At the start of 2020, Zara went viral for their unusual choice of product imagery, and in doing so highlighted how important good product shots are for not only creating an engaging experience for your customers but also how important it is that they are able to communicate all of the information a consumer needs before making a purchase decision!

Do your images reflect your brand?

While Zara is notorious for their engaging product shots, they most recently decided to showcase a pair of jeans on their website without actually using any models! These “invisible man” jeans generated a strong reaction on social media, with many users commenting on the unusual way the garment had been contorted. Asos continues to set the standard for ecommerce product photography and demonstrates how using attractive product imagery creates another opportunity for positive customer engagement.

For instance, ASOS have previously received positive attention for using models with stretch marks and showing models stomach rolls in bikini images. While these are quite simple touches, the response online illustrates how receptive online customers are to the imagery that is being used to sell a product to them. As well as close up shows of each garment, Asos also offers a “catwalk video” for most items which allows customers to see how an item will fit when moving around. Most recently, they have introduced a new “See My Fit” tool which will enable customers to see 800 different dresses on 16 different models ranging in sizes from 4 to 18.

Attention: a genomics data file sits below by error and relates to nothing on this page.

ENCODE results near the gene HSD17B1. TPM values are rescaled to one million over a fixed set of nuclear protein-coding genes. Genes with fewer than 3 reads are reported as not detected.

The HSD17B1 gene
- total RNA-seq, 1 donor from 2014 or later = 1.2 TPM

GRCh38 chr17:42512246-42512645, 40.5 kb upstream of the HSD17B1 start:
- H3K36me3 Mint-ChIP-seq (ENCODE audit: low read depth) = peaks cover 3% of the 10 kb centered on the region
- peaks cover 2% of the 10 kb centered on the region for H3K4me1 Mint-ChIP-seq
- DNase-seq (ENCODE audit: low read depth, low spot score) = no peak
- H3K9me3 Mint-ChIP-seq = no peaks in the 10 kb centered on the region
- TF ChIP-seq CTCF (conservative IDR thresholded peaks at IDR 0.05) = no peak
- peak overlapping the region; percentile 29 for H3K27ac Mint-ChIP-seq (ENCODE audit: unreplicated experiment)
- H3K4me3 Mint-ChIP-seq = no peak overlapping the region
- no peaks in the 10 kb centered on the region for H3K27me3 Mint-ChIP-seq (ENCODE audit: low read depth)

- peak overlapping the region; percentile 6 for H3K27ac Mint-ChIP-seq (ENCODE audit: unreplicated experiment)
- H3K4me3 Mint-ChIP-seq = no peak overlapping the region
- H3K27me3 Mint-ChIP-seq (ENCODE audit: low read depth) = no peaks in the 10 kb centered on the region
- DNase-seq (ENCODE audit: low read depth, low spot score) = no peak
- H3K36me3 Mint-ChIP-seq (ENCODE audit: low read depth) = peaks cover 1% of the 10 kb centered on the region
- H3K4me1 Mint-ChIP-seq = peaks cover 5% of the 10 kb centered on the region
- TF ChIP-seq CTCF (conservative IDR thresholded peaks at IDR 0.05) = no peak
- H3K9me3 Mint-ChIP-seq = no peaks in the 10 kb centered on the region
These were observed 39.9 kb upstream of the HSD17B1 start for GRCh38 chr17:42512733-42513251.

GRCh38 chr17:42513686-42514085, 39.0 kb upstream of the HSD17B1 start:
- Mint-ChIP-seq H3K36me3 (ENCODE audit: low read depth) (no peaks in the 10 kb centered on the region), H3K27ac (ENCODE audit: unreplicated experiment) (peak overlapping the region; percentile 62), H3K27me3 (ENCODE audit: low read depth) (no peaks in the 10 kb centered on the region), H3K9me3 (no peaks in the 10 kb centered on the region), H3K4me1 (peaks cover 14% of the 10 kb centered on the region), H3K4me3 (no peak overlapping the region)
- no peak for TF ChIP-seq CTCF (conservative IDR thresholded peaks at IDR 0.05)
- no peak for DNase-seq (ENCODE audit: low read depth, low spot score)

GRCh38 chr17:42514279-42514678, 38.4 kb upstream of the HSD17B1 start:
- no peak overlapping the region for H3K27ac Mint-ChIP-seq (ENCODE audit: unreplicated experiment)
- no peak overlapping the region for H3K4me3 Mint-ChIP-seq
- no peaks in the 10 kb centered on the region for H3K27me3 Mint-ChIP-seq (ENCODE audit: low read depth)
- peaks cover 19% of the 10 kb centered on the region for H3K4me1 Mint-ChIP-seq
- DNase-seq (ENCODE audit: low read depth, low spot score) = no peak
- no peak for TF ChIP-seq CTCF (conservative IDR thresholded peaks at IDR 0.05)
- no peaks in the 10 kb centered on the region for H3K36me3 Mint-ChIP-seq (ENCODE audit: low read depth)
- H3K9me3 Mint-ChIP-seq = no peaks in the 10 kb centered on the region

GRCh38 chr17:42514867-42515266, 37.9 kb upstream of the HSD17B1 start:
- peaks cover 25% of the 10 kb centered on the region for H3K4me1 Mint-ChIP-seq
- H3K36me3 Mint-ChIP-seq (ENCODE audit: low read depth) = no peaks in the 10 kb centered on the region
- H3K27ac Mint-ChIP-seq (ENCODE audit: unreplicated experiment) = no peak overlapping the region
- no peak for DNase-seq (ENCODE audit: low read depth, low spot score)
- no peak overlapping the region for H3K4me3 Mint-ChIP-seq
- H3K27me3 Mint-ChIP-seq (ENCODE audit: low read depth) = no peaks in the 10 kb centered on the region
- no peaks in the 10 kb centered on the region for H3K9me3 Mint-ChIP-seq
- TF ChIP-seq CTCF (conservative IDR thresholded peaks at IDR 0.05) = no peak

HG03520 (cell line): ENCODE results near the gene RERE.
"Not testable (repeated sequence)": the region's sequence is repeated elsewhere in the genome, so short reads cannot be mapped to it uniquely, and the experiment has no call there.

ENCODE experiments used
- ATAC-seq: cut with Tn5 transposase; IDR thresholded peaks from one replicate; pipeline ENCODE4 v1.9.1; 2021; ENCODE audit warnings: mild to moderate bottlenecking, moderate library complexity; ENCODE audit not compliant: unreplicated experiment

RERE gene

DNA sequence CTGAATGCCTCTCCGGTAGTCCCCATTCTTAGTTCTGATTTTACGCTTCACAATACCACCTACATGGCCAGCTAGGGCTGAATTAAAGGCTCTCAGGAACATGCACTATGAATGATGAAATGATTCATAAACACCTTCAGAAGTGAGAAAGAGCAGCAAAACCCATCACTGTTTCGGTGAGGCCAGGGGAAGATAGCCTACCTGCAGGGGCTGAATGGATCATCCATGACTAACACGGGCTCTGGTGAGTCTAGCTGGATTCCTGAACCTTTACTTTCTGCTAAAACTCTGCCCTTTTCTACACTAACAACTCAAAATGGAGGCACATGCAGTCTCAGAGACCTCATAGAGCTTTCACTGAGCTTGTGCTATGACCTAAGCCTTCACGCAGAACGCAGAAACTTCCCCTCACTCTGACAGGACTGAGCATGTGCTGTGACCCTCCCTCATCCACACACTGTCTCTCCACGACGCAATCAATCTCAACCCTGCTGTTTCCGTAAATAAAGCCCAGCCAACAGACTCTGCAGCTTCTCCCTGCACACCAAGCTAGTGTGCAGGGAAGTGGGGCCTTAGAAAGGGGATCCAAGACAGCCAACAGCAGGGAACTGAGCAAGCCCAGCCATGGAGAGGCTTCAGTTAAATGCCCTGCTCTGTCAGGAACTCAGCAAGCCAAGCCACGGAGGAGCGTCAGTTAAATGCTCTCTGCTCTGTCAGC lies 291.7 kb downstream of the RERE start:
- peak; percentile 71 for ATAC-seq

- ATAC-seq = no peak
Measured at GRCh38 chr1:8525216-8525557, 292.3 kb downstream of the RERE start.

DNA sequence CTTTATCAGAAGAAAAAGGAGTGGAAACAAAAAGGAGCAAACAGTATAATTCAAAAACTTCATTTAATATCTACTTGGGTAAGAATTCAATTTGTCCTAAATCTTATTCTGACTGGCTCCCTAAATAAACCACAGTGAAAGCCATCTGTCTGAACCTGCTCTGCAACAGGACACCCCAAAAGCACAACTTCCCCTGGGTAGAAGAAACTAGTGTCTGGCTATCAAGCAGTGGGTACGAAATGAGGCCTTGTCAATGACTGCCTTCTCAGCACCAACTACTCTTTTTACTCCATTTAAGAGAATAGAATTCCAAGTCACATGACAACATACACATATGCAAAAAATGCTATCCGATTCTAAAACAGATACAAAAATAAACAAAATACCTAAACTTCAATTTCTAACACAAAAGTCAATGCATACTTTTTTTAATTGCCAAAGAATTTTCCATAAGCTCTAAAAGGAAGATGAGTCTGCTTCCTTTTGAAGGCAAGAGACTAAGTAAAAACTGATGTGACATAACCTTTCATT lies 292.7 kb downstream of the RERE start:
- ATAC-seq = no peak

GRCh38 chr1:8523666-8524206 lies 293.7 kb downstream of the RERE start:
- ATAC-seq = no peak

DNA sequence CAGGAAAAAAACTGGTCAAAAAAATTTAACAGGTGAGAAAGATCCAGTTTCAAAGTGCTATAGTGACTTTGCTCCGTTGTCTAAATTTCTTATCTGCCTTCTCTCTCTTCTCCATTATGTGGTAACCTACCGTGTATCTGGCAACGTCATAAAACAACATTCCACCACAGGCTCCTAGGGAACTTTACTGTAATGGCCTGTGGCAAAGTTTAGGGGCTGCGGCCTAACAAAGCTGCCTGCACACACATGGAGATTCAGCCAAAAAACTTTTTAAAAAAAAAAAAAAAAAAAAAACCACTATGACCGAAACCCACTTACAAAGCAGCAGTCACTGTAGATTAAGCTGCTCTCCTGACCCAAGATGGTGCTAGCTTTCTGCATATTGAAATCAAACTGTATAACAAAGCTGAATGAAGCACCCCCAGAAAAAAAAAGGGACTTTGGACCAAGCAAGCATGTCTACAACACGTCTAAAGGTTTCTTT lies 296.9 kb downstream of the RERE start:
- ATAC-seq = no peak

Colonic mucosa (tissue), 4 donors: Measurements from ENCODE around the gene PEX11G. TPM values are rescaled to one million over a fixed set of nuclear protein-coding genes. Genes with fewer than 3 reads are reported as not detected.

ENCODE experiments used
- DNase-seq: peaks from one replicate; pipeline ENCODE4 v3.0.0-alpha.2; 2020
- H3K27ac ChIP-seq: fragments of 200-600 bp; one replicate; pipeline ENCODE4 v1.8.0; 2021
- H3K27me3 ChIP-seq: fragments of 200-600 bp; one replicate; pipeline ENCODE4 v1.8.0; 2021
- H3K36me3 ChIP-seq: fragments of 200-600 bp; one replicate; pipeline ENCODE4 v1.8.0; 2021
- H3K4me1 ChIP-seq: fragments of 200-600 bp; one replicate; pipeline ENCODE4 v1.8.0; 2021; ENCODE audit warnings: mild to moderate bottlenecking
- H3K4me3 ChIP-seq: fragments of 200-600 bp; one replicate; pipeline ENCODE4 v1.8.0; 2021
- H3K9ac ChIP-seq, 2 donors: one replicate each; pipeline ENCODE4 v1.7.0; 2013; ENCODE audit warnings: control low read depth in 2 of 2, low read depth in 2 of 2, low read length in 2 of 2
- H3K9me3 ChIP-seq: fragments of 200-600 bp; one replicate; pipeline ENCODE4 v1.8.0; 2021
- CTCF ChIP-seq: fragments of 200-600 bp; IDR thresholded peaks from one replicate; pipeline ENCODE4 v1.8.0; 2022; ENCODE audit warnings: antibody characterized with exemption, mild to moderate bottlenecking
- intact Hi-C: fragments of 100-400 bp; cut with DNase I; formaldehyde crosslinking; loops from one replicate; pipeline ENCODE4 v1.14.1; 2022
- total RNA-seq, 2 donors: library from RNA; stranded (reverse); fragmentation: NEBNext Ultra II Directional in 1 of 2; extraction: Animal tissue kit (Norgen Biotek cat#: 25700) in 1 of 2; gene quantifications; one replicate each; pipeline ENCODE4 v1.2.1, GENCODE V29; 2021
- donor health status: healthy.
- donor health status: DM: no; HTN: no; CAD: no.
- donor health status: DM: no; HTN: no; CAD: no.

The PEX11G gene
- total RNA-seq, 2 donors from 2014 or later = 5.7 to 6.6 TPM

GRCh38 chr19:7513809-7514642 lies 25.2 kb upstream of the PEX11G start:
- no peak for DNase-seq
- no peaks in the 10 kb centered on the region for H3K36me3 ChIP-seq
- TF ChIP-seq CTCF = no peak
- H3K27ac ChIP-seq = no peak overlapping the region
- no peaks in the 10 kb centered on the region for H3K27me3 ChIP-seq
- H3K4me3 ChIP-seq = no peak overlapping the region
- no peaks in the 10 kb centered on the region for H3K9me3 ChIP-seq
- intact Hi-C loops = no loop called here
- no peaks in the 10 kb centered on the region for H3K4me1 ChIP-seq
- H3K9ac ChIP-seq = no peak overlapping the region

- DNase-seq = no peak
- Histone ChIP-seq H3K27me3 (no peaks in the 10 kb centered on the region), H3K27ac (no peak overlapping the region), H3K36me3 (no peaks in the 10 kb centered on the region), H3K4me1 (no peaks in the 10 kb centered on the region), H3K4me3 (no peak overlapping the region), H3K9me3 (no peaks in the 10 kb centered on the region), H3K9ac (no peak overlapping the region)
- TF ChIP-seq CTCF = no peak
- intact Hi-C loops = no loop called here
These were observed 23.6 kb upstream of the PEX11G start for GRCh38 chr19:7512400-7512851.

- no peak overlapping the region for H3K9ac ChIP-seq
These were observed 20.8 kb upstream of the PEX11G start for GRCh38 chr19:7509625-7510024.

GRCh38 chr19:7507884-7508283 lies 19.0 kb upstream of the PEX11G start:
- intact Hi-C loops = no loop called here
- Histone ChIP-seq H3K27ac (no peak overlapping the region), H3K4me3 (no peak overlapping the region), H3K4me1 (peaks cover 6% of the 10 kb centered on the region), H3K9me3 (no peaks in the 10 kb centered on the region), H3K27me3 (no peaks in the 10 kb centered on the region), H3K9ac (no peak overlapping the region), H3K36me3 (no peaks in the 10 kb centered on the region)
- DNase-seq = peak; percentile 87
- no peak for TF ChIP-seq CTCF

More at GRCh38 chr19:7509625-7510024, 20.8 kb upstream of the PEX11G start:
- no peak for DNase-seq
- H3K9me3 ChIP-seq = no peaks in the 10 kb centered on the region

Optimising your product photography

For online-only brands, your product images will be the first impression that your customers will have of your products, so you want to ensure that you get this right. If your images are poor quality, don’t focus on the key details of your product or don’t help put the products in context, then you could be missing out on conversions because of a disengaging user experience.

If a customer isn’t able to ‘try’ the product before they buy, you need to be able to communicate the value and quality of your products to give customers an experience that is just as engaging as seeing the product in-store. For instance, if your product is a luxury item, is it reflected in the images? Do you have close-up shots that highlight the care and level of detail in your products? If your product is something customers will physically engage with, do any of your images show the item being used so customers can visualise themselves doing the same?

Credit: GymrPro Apparel

New technologies can help you engage your customers

Have you considered making your images dynamic with 360° views? By having a 360 degree product view, you’re allowing your customers to move your product around and see it from every angle. This also means that your site will need far less imagery, as more information can be communicated in one piece of media. This technique also replicates the act of being able to physically pick up and move a product to see it from different perspectives.

Are you thinking of upgrading your product imagery? Get in touch with the team today to see what we recommend for an awesome product page!

Read more of our predictions for this year by downloading our free innovations ebook: http://bit.ly/innovations-ebook